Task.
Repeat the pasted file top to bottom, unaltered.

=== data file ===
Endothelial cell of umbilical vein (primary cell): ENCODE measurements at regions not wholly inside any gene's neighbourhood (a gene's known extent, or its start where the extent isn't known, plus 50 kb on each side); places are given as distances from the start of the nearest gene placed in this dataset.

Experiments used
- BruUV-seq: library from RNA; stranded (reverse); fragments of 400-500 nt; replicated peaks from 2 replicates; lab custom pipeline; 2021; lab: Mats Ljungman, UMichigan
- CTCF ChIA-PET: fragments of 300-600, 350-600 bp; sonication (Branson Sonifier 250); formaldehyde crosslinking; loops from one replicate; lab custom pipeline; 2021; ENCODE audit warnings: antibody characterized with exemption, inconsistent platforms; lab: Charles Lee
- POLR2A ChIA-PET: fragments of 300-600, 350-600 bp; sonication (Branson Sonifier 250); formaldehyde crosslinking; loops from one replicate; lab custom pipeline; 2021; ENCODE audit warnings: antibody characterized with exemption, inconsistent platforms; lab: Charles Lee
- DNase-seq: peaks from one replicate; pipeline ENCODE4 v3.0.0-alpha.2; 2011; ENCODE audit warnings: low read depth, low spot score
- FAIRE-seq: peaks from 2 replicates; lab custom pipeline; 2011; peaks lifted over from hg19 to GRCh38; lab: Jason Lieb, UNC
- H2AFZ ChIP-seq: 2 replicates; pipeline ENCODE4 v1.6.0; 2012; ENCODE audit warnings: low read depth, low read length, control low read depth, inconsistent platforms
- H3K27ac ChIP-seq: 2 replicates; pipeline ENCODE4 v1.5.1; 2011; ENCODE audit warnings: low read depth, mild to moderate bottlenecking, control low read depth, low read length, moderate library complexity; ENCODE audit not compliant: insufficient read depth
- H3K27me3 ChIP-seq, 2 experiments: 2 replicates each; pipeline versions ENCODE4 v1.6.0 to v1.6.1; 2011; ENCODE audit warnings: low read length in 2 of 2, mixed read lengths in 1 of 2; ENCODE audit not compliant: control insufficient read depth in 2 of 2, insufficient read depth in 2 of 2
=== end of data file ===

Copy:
Endothelial cell of umbilical vein (primary cell): ENCODE measurements at regions not wholly inside any gene's neighbourhood (a gene's known extent, or its start where the extent isn't known, plus 50 kb on each side); places are given as distances from the start of the nearest gene placed in this dataset.

Experiments used
- BruUV-seq: library from RNA; stranded (reverse); fragments of 400-500 nt; replicated peaks from 2 replicates; lab custom pipeline; 2021; lab: Mats Ljungman, UMichigan
- CTCF ChIA-PET: fragments of 300-600, 350-600 bp; sonication (Branson Sonifier 250); formaldehyde crosslinking; loops from one replicate; lab custom pipeline; 2021; ENCODE audit warnings: antibody characterized with exemption, inconsistent platforms; lab: Charles Lee
- POLR2A ChIA-PET: fragments of 300-600, 350-600 bp; sonication (Branson Sonifier 250); formaldehyde crosslinking; loops from one replicate; lab custom pipeline; 2021; ENCODE audit warnings: antibody characterized with exemption, inconsistent platforms; lab: Charles Lee
- DNase-seq: peaks from one replicate; pipeline ENCODE4 v3.0.0-alpha.2; 2011; ENCODE audit warnings: low read depth, low spot score
- FAIRE-seq: peaks from 2 replicates; lab custom pipeline; 2011; peaks lifted over from hg19 to GRCh38; lab: Jason Lieb, UNC
- H2AFZ ChIP-seq: 2 replicates; pipeline ENCODE4 v1.6.0; 2012; ENCODE audit warnings: low read depth, low read length, control low read depth, inconsistent platforms
- H3K27ac ChIP-seq: 2 replicates; pipeline ENCODE4 v1.5.1; 2011; ENCODE audit warnings: low read depth, mild to moderate bottlenecking, control low read depth, low read length, moderate library complexity; ENCODE audit not compliant: insufficient read depth
- H3K27me3 ChIP-seq, 2 experiments: 2 replicates each; pipeline versions ENCODE4 v1.6.0 to v1.6.1; 2011; ENCODE audit warnings: low read length in 2 of 2, mixed read lengths in 1 of 2; ENCODE audit not compliant: control insufficient read depth in 2 of 2, insufficient read depth in 2 of 2